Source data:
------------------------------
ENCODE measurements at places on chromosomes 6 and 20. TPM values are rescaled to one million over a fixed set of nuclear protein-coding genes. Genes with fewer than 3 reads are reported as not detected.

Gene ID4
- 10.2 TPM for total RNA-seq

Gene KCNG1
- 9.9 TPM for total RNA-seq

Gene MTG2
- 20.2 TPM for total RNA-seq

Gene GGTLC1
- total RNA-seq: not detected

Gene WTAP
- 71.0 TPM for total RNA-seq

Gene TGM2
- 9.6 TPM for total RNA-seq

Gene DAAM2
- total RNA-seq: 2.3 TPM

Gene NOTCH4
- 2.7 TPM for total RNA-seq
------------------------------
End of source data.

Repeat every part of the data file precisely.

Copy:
ENCODE measurements at places on chromosomes 6 and 20. TPM values are rescaled to one million over a fixed set of nuclear protein-coding genes. Genes with fewer than 3 reads are reported as not detected.

Gene ID4
- 10.2 TPM for total RNA-seq

Gene KCNG1
- 9.9 TPM for total RNA-seq

Gene MTG2
- 20.2 TPM for total RNA-seq

Gene GGTLC1
- total RNA-seq: not detected

Gene WTAP
- 71.0 TPM for total RNA-seq

Gene TGM2
- 9.6 TPM for total RNA-seq

Gene DAAM2
- total RNA-seq: 2.3 TPM

Gene NOTCH4
- 2.7 TPM for total RNA-seq